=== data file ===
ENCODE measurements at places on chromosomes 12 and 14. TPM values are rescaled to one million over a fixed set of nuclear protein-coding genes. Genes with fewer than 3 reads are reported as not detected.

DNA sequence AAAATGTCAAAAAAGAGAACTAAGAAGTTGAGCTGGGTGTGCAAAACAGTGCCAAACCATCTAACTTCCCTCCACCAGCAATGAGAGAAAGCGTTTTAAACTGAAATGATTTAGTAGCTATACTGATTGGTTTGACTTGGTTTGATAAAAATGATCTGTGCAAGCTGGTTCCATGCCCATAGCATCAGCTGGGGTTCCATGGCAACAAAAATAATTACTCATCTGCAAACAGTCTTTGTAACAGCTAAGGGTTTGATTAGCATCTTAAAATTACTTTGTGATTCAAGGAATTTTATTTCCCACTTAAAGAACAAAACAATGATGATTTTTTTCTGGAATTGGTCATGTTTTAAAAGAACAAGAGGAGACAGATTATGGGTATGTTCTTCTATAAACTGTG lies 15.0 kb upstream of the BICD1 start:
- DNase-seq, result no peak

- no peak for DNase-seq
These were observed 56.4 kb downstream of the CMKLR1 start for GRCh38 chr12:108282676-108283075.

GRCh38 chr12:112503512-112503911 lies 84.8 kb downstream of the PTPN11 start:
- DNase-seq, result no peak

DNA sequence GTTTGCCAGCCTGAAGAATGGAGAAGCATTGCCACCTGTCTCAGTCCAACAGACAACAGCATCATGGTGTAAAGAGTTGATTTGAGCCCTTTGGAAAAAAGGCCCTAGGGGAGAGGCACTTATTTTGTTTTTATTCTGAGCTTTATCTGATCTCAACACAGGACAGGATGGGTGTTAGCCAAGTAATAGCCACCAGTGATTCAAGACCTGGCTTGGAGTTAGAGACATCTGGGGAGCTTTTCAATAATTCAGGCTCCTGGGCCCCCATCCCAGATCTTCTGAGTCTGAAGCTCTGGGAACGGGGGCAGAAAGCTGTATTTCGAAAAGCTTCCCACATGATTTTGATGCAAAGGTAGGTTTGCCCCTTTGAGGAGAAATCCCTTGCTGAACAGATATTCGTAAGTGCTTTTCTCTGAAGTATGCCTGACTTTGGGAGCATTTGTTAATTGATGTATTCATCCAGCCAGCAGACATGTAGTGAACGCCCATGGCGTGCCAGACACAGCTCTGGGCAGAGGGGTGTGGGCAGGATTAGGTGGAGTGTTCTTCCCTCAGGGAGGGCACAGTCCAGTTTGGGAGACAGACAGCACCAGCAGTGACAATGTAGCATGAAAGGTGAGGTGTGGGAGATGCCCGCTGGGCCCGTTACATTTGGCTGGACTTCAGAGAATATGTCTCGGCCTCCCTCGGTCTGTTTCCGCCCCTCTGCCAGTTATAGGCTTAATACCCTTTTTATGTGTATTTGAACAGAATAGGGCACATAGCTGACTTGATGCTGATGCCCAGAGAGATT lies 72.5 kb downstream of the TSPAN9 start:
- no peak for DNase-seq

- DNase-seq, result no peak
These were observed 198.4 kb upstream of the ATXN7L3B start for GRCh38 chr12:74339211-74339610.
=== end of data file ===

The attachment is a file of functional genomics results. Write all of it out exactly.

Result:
ENCODE measurements at places on chromosomes 12 and 14. TPM values are rescaled to one million over a fixed set of nuclear protein-coding genes. Genes with fewer than 3 reads are reported as not detected.

DNA sequence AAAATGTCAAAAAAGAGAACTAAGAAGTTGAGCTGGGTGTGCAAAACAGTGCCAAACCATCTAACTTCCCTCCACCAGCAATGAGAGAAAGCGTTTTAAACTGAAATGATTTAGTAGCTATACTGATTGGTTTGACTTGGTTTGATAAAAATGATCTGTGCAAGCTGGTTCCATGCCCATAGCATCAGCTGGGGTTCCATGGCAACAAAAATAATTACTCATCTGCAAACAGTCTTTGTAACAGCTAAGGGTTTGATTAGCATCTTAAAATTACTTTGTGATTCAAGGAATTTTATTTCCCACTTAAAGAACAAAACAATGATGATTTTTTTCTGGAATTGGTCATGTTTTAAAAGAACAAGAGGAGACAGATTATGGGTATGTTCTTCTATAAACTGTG lies 15.0 kb upstream of the BICD1 start:
- DNase-seq, result no peak

- no peak for DNase-seq
These were observed 56.4 kb downstream of the CMKLR1 start for GRCh38 chr12:108282676-108283075.

GRCh38 chr12:112503512-112503911 lies 84.8 kb downstream of the PTPN11 start:
- DNase-seq, result no peak

DNA sequence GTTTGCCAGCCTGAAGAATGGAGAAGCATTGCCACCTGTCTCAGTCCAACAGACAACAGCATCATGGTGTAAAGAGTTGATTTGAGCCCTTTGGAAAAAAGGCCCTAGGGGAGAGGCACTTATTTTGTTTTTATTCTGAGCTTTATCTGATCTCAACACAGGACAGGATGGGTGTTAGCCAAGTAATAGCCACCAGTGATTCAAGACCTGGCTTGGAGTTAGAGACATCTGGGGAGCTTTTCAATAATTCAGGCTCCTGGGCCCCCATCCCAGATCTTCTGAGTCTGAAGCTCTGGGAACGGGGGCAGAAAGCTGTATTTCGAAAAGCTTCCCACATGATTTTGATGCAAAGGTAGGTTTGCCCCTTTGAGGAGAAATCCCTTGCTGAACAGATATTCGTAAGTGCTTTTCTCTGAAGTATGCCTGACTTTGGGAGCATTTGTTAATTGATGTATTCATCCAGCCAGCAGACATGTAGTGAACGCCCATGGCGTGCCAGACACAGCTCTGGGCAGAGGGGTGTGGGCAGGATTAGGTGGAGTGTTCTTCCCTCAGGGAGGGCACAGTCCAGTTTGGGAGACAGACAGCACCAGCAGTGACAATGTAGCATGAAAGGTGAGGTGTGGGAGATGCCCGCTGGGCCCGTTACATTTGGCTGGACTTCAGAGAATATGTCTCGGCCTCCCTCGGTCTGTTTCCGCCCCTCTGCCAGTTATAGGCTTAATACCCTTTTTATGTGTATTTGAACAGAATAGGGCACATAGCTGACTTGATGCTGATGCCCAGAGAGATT lies 72.5 kb downstream of the TSPAN9 start:
- no peak for DNase-seq

- DNase-seq, result no peak
These were observed 198.4 kb upstream of the ATXN7L3B start for GRCh38 chr12:74339211-74339610.